The Pacific Division recently learned that the union representing San Francisco hotel workers has called for a boycott of several San Francisco hotels, including our conference hotel. The Executive Committee would like to know whether you feel that the meeting should be moved outside San Francisco or whether you oppose moving the meeting.Apparently they are considering moving the meeting to San Jose, which is less than 40 miles from the San Francisco airport, or Las Vegas, which is less than 570 miles from the San Francisco airport.
A less fair person would point out that, as far as I have been able to ascertain, the union has been urging a boycott against the Westin St. Francis in San Francisco since at least August, 2009, and that a responsible organizing body would have made this decision much earlier in the game. But let's not play the blame game. Let's be constructive.
For one thing, I think it would be very, very bad to move the conference to Vegas at this point. People who are planning to attend have already made travel plans. On the other hand, I think it's pretty important to stand in solidarity with our hotel-working brothers and sisters. While they are lucky to have jobs, their jobs are no doubt much more unpleasant, soul-crushing, and exploitative than the jobs we have (or hope to have). We should help them out and avoid the seven San-Francisco-area hotels they ask us to. So I'm in favor of finding another hotel in San Francisco or else moving to San Jose.
Does anybody know what's actually happening?
Clayton Littlejohn of Think Tonk shares the following email from a Local 2 member:
My co-workers and I are currently in the midst of a dispute with Starwood Hotels, the company that manages the Westin St. Francis. The company is insisting on proposals that would make health benefits unaffordable for myself and my family, cut workers’ retirement benefits, and increase workloads.
This is despite the fact Starwood made $180 million in profits during just nine months last year, and the Westin St. Francis hotel itself generated over $11 million in earnings. My co-workers and I went on a 3-day strike in November to show that we will not let Starwood, whose CEO made $4.8 million in 2008, use the economy as an excuse to squeeze as even harder. We are calling on all Westin St. Francis customers to BOYCOTT the hotel until it agrees to a fair contract.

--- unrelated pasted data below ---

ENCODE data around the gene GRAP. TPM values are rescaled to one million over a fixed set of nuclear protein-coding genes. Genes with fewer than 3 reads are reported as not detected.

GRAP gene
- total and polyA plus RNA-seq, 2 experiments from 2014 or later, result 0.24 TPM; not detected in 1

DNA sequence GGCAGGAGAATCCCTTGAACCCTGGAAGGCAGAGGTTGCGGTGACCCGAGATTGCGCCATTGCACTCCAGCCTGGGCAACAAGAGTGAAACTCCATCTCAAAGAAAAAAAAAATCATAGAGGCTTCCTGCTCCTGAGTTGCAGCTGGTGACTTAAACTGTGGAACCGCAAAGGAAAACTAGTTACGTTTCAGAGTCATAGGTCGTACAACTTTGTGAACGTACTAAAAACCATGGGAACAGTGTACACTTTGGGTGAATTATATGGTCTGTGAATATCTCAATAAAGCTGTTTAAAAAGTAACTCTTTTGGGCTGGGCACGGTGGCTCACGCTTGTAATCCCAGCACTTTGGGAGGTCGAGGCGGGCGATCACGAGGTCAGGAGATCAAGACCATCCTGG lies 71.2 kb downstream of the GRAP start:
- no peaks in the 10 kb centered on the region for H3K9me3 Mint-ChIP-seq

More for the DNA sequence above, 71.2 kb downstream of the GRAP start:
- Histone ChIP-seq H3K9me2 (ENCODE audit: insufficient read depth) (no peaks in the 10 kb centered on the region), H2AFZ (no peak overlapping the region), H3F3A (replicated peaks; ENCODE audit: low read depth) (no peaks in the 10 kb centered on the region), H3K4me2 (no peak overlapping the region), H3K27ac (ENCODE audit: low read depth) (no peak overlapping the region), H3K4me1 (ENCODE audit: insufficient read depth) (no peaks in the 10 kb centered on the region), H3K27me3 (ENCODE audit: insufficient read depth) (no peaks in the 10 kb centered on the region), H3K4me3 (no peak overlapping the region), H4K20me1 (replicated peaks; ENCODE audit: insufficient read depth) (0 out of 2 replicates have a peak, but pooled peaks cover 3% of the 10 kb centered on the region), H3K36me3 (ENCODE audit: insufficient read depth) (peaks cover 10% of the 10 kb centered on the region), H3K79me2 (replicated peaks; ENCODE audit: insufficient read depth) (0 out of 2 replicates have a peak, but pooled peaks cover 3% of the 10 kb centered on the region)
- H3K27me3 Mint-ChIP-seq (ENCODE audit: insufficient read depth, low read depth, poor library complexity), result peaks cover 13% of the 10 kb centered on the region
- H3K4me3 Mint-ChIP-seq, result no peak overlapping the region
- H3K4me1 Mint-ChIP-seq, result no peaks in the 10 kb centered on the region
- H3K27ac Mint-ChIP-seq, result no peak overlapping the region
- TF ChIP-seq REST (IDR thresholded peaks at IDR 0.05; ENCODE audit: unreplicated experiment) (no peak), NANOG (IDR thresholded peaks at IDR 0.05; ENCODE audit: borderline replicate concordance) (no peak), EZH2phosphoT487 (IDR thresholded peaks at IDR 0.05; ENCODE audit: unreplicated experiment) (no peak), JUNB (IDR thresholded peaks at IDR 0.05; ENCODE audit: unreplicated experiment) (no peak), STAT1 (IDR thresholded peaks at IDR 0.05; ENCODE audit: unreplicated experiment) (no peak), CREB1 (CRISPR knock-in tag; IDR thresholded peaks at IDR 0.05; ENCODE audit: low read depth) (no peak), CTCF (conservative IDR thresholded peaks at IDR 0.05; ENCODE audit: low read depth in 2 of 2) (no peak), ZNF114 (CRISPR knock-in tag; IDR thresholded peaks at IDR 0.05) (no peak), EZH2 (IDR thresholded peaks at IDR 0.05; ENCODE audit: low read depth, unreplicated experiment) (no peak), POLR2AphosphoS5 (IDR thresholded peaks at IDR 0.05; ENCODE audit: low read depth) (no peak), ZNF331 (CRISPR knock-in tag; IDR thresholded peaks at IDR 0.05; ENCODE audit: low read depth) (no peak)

I understand the APA is taking input on whether or not to hold its conference at this hotel. Unfortunately, the information the APA sent its members was false and misleading on several counts. For example, the APA said that “there is no dispute over salaries or working conditions” and that “the parties do not appear to be far apart.” This simply isn’t true. The issues at stake in negotiations include wages, working conditions, workers’ right to join unions, and affordable healthcare.
Moreover, the APA said, “There are no pickets, though union staff may distribute leaflets at the hotel doors”. Local 2 members have held multiple picket lines outside the St. Francis. I myself participated in a lively picket line just a few days ago, along with 150 coworkers, in front of the hotel. Starwood is trying to spread the idea that it’s just a few “union staff” at our actions – but APA members shouldn’t buy into this line. You can get a glimpse into our struggle through a video that’s posted on our union’s website, www.unitehere2.org.
We are asking you not to eat, sleep, meet, or speak at the Westin St. Francis. I would also like to ask you to contact the APA to let them know that you will not violate this boycott. Please contact the Pacific Division’s Secretary-Treasurer, Dominic McIver Lopes, at 604-822-6703 or firstname.lastname@example.org
We’re counting on your support. Thanks for taking the time to stand up for working people in San Francisco.